by all accounts that i've read and seen he is a genuinely nice guy who is proud of his heritage, his country and who gives back to the running community.
now, he is (deservedly) the new holder of the marathon world record.
gotta respect him for that.
since his record-smashing run this past sunday in berlin, all sorts of interesting things have hit the interweb world. some of them i believe are worth sharing, like the breakdown of his race into meaningful statistics. i also like this little comparison chart - "how long could you keep up with the new marathon world record holder?" sure, these are bits of trivia, but they remind us of just how tremendous is his accomplishment of covering 42.195 km in 2h 03m 23s.
this is also interesting - while not raining on kipsang's parade (unlike the reprehensible idiot who hopped the barricade to cross the line just ahead of wilson) this article wants us not to forget that just a couple of years ago the same distance was traversed over twenty seconds faster that the standing world record. geoffrey mutai's running of the 115th boston marathon absolutely stunned the marathoning world. i like geoffrey mutai even a little bit more than wilson kipsang, and so have got to give him his props - even if the powers that be will not recognize his equally astonishing feat.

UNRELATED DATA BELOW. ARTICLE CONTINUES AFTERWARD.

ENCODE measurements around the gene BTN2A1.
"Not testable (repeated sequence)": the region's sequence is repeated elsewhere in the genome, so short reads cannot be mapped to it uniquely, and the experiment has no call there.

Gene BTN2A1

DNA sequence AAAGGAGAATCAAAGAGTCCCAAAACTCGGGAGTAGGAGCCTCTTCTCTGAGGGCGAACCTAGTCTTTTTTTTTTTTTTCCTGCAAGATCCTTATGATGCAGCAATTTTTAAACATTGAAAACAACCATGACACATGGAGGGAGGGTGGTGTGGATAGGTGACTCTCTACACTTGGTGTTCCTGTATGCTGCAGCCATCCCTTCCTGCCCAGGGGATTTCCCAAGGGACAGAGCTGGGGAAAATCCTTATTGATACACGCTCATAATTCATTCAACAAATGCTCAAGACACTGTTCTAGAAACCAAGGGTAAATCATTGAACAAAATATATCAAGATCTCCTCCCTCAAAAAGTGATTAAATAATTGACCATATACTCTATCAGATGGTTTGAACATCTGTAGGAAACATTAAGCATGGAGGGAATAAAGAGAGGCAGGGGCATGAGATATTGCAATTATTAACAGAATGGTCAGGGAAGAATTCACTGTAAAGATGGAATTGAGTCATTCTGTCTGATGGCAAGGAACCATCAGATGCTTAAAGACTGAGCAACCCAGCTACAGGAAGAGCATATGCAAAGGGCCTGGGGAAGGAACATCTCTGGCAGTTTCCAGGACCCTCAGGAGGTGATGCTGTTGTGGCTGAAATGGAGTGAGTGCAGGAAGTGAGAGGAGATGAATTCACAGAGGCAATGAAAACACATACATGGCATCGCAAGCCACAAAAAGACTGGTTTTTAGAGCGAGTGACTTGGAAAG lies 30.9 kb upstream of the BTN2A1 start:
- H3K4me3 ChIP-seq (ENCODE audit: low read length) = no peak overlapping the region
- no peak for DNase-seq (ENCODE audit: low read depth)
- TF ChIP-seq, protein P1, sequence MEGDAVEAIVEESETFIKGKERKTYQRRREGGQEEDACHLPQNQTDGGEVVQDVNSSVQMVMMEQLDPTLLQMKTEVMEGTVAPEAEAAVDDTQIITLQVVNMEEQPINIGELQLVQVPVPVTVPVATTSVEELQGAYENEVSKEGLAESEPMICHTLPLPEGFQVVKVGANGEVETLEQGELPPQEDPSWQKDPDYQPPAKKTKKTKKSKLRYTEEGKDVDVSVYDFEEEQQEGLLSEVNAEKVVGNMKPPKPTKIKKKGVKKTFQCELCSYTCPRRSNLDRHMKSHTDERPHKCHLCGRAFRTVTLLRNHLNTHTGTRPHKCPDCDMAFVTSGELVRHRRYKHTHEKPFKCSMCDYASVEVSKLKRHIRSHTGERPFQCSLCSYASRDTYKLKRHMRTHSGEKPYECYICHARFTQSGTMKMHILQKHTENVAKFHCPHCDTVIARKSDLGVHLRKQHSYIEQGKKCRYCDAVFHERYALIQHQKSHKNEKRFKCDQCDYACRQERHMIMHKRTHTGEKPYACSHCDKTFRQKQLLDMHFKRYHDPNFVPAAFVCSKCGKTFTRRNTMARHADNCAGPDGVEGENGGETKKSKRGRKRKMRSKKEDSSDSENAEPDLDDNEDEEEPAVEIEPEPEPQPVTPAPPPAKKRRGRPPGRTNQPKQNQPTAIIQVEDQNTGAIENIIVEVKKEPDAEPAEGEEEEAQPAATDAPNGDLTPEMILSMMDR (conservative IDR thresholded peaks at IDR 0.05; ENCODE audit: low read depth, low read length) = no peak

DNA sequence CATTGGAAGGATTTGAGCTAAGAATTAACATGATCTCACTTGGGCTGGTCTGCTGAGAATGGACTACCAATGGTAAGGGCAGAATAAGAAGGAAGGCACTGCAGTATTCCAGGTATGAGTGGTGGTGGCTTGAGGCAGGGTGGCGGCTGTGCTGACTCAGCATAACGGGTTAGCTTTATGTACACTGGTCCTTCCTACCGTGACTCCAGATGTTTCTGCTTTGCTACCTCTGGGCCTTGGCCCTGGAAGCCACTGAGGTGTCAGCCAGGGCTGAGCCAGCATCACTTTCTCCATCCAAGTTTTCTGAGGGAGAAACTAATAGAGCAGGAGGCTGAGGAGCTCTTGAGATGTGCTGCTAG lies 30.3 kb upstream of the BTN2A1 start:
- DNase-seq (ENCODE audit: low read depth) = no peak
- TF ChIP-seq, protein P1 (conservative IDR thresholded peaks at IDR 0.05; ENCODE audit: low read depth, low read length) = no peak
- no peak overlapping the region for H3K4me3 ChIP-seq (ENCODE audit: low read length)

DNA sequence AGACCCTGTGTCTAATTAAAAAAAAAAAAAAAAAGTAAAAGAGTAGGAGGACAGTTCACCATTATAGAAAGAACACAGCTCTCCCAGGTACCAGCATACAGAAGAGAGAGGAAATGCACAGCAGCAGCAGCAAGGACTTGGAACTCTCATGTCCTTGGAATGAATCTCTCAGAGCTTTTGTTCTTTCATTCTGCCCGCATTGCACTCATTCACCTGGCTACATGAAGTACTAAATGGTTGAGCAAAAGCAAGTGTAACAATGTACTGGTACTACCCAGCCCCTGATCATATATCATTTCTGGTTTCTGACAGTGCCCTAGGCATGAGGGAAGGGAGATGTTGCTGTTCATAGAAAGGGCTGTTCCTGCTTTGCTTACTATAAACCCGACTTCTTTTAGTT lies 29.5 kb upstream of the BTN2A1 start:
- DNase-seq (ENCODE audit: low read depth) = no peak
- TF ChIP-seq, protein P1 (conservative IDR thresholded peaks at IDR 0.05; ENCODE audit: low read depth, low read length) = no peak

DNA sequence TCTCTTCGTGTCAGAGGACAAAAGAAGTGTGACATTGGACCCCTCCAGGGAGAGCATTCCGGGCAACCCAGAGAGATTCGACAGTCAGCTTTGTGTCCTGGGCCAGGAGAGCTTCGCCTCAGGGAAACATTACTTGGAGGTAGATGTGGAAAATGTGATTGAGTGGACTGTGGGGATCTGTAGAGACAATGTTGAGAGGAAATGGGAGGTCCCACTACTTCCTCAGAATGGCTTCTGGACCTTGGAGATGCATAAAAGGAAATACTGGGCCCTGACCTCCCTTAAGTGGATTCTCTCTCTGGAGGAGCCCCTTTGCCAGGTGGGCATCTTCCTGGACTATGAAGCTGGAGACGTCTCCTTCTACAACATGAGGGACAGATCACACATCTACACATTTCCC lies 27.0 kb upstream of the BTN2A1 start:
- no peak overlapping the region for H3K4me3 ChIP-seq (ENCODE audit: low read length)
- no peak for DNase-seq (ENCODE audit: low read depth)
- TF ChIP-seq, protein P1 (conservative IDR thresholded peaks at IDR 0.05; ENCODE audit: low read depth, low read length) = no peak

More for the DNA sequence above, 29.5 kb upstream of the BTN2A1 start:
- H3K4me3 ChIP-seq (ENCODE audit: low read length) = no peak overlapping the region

not to be overshadowed by all of this, as a masters-category runner (of nowhere near competitive quality) i definitely want to acknowledge that this season has been remarkable for at least two other records that have fallen.
- at the same race where wilson kipsang wrested the WR from patrick makau, german resident irina mikitenko (age 41) bested the previous masters WR by nearly 50 seconds.
- last month at the bupa great north run, "the emperor" haile gebrselassie (reportedly age 40 but actual age undetermined) demolished the previous masters WR in the half-marathon by almost two minutes.
- finally, there is the indomitable ed whitlock, who at age 82 set the half-marathon world record for 80+ runners at a time of 1h 38m 11s - a time that just about everyone that i run with would be pleased as punch to clock.
the fact that we are getting faster across the spectrum is giving me hope that i can run faster.